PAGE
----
The Boilermakers are 24-3 overall, 12-3 in the Big Ten.
Their next game is Sunday afternoon against Michigan State on CBS.
Posted on: February 25, 2010 12:23 am
Forget the RPI.
At the moment, it's not important to Purdue.
The three letters that matter most now are MRI -- as in the MRI that's expected to be conducted on Robbie Hummel's right knee Thursday, as in the MRI that'll likely have more to do with whether the Boilermakers make the Final Four than the seed or draw the NCAA tournament selection committee deals them.
Yes, this is that big.
Hummel is not a National Player of the Year candidate, nor is he Purdue's leading scorer. But he's a crucial part to what the Boilermakers do, and everything changed when he crumbled to the floor with a knee injury in the first half of Wednesday's win at Minnesota. How bad is the injury? There's still no official word. But it's worth noting that nobody connected to Purdue is suggesting it might be OK. In other words, everybody is holding out hope, but nobody seems hopeful, and that's probably not a good sign. At least it's not usually a good sign.
Either way, this is awful.
Hummel was averaging 15.8 points and 7.2 rebounds per game, and he had Purdue in position to win the Big Ten, earn a No. 1 seed in the NCAA tournament, and perhaps advance to the Final Four. All those things are still possible, of course. But the odds of any of them happening will decrease drastically if Hummel's MRI doesn't produce good results.
So again, forget the RPI.
The MRI is all that matters now.
Posted on: February 21, 2010 12:17 am
The top four of Sunday's Top 25 (and one) will be easy to figure out.
It doesn't start today, of course.
But can you believe we're just three weeks from Selection Sunday?
Posted on: February 19, 2010 2:53 pm
Edited on: February 19, 2010 5:24 pm
Many of the people who've emailed in the past 24 hours about my Player of the Year column acknowledge John Wall is the best player in the country, but still think Evan Turner should get the award because he's having a better season. Me? I'm not convinced Turner is having a better season considering Wall is averaging 17.0 points and 6.5 assists for a team that's 25-1 and on pace to earn a No. 1 seed in the NCAA tournament, but whatever. I'm done with this argument for now. What I think we can all agree on is that the Player of the Year will be Wall or Turner, and the oddsmakers have it pegged that way, too.
Sportsbook.com is taking bets on the Wooden Award.
Wall is +200.
Turner is +200.
Third-place is Texas' Damion James at +550, which would be a horrible bet to make considering his team has gone in the tank. But a good bet, I think, is that Purdue will be a No. 1 seed. Right now, Sportsbook.com has it at +140. That means you can essentially win $140 off of a $100 bet, and that's reasonable odds even if you assume Kansas and Kentucky will be two of the four No. 1 seeds.
Jerry Palm currently has Syracuse and Villanova as the other No. 1 seeds. But the Wildcats are coming off a loss to Connecticut, they might lose Sunday at Pittsburgh, and they'll be underdogs at Syracuse next weekend. In other words, Villanova should probably slip and enter Selection Sunday with five losses, minimum. Meantime, Purdue is sitting at 22-3 with wins over Tennessee (neutral), Wake Forest (home), West Virginia (home), Wisconsin (home), Michigan State (away), and Ohio State (away).
The only remaining road games are at Minnesota and Penn State.
The remaining home games are against Illinois, Michigan State and Indiana.
So Purdue will be favored to win every one of its remaining regular season games, and they might be the favorite in the Big Ten tournament, too. I'm not predicting the Boilermakers will win out, exactly, but I don't think they'll enter Selection Sunday with more than four losses, five at the most, and that'll have them in good shape for a No. 1 seed as long as Villanova loses at least one of these upcoming road games and doesn't win the Big East tournament.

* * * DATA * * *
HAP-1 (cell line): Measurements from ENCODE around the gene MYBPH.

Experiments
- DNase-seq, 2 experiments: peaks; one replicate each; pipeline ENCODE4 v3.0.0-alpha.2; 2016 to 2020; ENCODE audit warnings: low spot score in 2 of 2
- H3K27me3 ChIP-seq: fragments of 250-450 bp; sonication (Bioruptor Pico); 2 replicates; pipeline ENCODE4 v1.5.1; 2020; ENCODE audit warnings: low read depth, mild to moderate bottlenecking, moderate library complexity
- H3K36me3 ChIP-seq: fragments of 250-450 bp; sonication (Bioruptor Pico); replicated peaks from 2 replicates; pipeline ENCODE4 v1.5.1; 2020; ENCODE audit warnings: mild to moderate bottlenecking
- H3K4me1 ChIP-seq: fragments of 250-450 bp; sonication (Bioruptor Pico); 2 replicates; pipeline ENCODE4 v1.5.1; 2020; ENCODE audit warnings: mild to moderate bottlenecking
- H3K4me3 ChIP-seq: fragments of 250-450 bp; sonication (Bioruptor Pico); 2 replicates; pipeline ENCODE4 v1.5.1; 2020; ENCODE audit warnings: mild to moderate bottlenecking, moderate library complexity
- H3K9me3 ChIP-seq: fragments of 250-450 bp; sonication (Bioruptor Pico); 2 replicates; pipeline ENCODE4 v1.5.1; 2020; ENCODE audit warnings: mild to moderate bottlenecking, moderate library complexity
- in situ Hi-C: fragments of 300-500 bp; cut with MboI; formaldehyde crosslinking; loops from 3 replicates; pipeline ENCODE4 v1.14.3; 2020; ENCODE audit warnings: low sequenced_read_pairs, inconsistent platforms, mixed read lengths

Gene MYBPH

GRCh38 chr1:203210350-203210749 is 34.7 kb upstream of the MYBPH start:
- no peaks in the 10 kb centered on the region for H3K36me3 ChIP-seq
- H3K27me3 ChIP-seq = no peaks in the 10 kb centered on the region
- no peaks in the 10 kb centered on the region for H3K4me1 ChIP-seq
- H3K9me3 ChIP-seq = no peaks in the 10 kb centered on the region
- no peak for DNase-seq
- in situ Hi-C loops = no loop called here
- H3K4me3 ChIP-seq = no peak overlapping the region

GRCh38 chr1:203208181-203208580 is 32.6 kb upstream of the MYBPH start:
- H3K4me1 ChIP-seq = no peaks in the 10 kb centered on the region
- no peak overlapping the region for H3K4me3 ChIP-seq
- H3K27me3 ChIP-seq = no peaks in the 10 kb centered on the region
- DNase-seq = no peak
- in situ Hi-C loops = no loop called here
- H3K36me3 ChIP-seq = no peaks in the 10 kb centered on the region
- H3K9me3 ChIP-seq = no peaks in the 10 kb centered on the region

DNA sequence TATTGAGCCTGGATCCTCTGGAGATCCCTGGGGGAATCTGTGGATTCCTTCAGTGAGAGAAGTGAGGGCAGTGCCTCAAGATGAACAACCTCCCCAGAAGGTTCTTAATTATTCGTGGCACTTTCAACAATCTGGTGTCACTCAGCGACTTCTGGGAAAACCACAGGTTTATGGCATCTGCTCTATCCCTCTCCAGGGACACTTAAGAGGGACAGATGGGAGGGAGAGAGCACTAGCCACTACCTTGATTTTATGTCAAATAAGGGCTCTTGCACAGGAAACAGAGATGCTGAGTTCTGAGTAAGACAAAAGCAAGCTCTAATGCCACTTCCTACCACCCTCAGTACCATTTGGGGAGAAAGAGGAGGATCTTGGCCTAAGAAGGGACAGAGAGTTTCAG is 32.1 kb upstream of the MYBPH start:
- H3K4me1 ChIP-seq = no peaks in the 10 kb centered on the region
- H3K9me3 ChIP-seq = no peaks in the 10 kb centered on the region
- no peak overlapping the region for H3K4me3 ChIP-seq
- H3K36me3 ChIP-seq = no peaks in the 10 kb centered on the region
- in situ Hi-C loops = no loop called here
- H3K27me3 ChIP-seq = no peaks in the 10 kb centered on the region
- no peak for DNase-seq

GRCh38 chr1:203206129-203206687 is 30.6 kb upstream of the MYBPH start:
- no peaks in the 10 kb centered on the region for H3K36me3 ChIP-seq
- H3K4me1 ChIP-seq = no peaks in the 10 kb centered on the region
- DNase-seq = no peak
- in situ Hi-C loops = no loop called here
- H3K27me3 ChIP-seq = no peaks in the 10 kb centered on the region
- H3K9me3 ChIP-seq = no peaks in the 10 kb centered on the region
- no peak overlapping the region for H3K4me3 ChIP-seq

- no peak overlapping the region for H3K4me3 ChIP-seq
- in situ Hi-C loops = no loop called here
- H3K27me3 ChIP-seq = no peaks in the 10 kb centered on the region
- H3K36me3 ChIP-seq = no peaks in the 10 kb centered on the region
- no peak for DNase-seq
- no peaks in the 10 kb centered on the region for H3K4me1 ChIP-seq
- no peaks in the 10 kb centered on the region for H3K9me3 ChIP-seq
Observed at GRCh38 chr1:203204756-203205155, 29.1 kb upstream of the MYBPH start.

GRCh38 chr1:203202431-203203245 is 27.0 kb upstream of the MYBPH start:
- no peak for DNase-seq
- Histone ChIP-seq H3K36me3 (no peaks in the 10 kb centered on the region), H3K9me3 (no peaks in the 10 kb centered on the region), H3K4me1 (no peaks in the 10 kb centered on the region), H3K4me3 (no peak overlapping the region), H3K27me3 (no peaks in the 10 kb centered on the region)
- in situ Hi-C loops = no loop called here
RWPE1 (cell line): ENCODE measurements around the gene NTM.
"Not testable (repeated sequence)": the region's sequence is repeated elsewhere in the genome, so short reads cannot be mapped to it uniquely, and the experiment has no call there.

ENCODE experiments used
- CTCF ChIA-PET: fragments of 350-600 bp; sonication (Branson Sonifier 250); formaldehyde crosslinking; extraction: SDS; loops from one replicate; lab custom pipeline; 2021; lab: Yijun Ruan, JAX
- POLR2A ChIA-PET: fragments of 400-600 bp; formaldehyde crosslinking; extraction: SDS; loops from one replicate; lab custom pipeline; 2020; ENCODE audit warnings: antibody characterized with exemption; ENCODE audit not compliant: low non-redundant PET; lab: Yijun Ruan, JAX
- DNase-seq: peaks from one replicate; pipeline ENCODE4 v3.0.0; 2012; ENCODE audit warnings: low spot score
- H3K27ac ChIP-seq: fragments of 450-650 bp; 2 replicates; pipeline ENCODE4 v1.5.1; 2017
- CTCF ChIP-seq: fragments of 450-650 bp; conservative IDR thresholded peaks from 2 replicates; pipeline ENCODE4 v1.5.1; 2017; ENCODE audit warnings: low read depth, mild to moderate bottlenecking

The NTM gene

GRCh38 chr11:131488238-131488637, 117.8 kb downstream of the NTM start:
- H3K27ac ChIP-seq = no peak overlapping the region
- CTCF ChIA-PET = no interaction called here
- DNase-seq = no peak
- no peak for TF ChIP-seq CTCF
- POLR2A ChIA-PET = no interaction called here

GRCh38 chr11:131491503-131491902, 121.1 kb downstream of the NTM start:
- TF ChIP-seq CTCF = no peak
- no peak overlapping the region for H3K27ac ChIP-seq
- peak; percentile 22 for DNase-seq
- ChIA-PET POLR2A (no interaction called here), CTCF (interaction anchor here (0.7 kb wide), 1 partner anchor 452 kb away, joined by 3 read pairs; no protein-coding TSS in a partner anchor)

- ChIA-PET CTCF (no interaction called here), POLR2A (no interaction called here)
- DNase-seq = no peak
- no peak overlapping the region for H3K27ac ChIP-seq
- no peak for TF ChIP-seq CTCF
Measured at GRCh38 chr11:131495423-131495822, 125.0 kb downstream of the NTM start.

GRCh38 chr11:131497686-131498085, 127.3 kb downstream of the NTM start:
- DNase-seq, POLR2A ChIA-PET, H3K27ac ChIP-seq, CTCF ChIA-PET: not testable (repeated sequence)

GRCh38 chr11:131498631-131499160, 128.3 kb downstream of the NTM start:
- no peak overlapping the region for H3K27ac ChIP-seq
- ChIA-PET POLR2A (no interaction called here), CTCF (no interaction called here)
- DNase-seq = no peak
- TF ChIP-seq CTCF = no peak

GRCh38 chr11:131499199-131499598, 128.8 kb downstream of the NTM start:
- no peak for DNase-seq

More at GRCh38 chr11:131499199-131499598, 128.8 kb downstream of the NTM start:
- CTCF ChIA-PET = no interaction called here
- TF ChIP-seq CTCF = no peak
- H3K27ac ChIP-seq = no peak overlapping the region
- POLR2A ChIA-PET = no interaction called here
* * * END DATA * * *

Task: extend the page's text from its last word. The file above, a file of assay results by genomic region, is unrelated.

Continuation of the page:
Bottom line, I like Purdue's chances to be a No. 1 seed.
So take the Boilermakers at +140.
And thank me later.
Posted on: February 10, 2010 12:47 am
Edited on: February 10, 2010 12:51 am
Michigan State was 9-0 with a three-game lead in the Big Ten just last week.
And that's the stunning part.
Not that the Spartans are tied with Illinois atop the Big Ten standings -- and also tied in the loss column with Purdue and Ohio State -- but that Tom Izzo's team was 9-0 and in total control of the league race just eight days ago. Then Michigan State went to Wisconsin, Kalin Lucas sprained his ankle, and, well, here we are. Now MSU is 9-3 in the Big Ten after Tuesday's 76-64 loss to Purdue, and suddenly the conference championship is more up for grabs than it seemed over the weekend, and it seemed pretty up for grabs over the weekend.
Here are the updated standings:
Everything changes week to week.
Consider: Michigan State has lost three straight since winning 10 straight, Purdue has won six straight since losing three straight, Ohio State has won seven of eight since losing three of four, Illinois has won five straight since losing three straight, and Wisconsin is coming off a rare home loss. Nothing makes sense. What we knew yesterday is now irrelevant, what will happen tomorrow is anybody's guess.
Why do I say that?
Because nobody would've ever guessed this.
Not considering where we were just a week ago.
Posted on: February 9, 2010 1:17 pm
Edited on: February 9, 2010 1:18 pm
AUSTIN, Texas -- Bad weather has made my trip to Michigan State impossible.
So the second game of my three-games-in-three-days trip is off.
I'm stuck in Austin.
Thus, I'll miss tonight's Purdue-Michigan State game, but I'll still be at Duke-North Carolina on Wednesday. The plan is to stay the night here, then fly to UNC early tomorrow. In the meantime, I'll be accepting recommendations on good spots in Austin to watch Purdue-Michigan State, and dreading a 5 a.m. wake-up call that will most certainly be miserable.